BUDAPEST (Reuters) - Hungarian Prime Minister Viktor Orban has called for the resignation of European Commission Vice President Vera Jourova over what he described as her "derogatory public statements" about democracy in Hungary.
Orban, 57, has repeatedly clashed with other EU leaders over his moves to put the judiciary, media and academics under more state control.
Critics in the European Union say he defends the rights of nation states and ethnic majorities at the expense of the generally accepted rules of civic behaviour. Orban rejected those accusations in an interview with Reuters last week.
"According to the Vice President, in Hungary a 'sick democracy' is being built," Orban wrote in a letter to Commission President Ursula von der Leyen published on Tuesday.
Reuters could not immediately verify Jourova's comments cited by Orban.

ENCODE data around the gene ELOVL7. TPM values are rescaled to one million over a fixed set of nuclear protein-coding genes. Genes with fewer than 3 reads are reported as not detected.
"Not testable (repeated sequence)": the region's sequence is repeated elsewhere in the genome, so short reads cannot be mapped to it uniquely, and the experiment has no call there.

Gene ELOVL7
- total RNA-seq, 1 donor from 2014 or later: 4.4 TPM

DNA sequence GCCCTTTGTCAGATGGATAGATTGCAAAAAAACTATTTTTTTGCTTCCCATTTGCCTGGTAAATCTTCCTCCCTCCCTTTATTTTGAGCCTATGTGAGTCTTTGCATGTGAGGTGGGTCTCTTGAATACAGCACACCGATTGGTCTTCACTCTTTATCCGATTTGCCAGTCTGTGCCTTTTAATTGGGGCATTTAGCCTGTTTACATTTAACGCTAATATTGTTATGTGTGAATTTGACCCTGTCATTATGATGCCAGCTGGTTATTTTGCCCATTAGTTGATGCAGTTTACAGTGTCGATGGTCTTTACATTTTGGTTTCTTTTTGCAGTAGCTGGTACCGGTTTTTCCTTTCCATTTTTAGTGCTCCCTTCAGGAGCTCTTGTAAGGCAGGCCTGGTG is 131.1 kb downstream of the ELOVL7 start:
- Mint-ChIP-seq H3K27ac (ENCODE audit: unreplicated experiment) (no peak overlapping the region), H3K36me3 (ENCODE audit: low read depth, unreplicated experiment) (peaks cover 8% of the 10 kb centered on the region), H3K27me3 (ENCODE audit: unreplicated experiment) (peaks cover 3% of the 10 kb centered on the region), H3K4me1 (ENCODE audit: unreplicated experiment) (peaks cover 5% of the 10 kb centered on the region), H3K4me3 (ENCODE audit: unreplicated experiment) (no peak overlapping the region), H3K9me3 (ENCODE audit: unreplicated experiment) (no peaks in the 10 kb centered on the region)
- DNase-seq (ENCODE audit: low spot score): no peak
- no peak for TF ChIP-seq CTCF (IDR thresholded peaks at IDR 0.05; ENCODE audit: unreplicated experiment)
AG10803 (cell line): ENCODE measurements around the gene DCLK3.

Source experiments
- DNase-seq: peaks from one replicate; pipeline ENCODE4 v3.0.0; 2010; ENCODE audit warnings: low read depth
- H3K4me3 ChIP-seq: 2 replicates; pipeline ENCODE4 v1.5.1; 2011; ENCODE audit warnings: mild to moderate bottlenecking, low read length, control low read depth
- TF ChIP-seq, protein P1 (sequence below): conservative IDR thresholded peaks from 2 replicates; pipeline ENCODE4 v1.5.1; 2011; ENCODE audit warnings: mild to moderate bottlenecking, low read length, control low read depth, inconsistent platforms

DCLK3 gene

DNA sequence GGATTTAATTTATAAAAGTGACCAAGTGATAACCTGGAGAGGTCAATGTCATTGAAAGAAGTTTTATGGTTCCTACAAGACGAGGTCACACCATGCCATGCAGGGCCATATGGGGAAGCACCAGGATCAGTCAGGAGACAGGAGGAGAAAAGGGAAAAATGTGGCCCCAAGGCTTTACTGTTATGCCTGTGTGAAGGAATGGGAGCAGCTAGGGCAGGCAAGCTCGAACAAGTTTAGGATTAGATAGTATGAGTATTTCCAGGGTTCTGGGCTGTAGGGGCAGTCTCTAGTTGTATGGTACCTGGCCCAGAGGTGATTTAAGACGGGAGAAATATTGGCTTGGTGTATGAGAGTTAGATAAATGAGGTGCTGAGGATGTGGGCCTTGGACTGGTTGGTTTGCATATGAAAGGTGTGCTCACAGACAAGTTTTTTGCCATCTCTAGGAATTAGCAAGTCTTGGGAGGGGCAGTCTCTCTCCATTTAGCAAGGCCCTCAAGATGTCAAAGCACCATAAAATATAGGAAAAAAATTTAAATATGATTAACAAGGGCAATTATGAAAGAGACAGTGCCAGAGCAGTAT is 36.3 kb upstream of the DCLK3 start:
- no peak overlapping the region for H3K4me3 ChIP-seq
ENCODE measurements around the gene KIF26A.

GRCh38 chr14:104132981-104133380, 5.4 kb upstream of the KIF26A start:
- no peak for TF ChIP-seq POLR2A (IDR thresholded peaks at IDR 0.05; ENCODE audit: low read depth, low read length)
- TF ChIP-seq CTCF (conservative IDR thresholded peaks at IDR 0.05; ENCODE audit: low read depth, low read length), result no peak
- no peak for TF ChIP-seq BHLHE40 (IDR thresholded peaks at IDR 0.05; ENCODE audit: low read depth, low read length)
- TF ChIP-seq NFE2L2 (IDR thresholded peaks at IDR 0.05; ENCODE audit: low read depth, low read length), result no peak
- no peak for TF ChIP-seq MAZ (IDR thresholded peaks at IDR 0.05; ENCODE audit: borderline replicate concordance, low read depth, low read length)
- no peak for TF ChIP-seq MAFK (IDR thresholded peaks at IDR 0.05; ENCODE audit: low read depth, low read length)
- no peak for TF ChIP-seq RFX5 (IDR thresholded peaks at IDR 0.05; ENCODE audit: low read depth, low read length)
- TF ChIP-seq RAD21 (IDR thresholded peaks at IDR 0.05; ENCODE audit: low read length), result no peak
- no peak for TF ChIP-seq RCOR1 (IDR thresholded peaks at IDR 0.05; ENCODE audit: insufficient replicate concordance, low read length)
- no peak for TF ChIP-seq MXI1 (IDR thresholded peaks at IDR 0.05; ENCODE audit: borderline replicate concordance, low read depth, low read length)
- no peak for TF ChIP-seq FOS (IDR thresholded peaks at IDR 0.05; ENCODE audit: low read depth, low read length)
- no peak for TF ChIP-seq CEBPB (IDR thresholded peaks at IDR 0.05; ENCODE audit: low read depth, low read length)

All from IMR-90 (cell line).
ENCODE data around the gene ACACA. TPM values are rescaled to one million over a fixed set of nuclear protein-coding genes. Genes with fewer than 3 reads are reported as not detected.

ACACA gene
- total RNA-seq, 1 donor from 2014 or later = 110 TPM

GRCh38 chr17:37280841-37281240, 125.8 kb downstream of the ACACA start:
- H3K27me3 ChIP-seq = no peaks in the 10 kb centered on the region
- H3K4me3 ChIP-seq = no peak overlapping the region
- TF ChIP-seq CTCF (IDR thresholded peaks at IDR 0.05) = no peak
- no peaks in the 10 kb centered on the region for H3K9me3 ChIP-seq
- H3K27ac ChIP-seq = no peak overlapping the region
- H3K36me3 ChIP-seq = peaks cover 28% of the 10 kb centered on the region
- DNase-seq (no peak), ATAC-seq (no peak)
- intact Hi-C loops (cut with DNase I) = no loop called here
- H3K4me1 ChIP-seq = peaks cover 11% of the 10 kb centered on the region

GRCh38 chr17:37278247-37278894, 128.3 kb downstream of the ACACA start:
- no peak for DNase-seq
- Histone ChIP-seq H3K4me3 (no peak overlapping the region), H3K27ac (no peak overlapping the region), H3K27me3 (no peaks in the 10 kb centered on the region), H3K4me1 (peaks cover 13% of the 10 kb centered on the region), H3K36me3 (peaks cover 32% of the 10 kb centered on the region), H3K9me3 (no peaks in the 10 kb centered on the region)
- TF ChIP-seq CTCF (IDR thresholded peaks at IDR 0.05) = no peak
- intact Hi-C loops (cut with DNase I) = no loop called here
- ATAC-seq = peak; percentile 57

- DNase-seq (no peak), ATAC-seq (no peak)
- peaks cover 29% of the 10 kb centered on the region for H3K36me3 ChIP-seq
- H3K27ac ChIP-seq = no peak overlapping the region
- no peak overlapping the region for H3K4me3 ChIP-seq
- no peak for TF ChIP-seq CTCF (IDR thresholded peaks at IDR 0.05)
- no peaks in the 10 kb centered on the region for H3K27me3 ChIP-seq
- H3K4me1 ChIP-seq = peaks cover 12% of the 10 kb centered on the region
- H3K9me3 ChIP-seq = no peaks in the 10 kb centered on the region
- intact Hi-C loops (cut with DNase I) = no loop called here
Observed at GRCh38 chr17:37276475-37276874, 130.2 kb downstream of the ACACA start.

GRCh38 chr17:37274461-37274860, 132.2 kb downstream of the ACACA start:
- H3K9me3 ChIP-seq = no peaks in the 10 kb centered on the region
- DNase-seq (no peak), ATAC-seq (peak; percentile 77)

Orban's call for the ouster of Jourova, in charge of the Commission's work on values and transparency and upholding the rule of law, comes as Hungary is headed for a slower-than-expected recovery from the coronavirus pandemic.
Orban has repeatedly used rousing speeches in the past to portray himself as a defender of Hungary's national pride and sovereignty against foreign encroachment, including attacks from "Brussels bureaucrats".
The Hungarian economy shrank by 13.6% in the second quarter, the worst downturn in central Europe, 2020 inflation is seen at an eight-year-high and the forint is central Europe's worst-performing currency.
Hungary's weakened prospects could represent the biggest threat to Orban's decade-long rule as he prepares to face parliamentary elections in the first half of 2022.
Germany, current president of the European Union, has proposed a scheme that links access to EU money, including the 750 billion euro recovery fund, to respecting the rule of law.
Hungary and Poland are under EU investigation for undermining the independence of the judiciary, media and non-governmental organisations.
(Reporting by Gergely Szakacs; Editing by Andrew Heavens and Nick Macfie)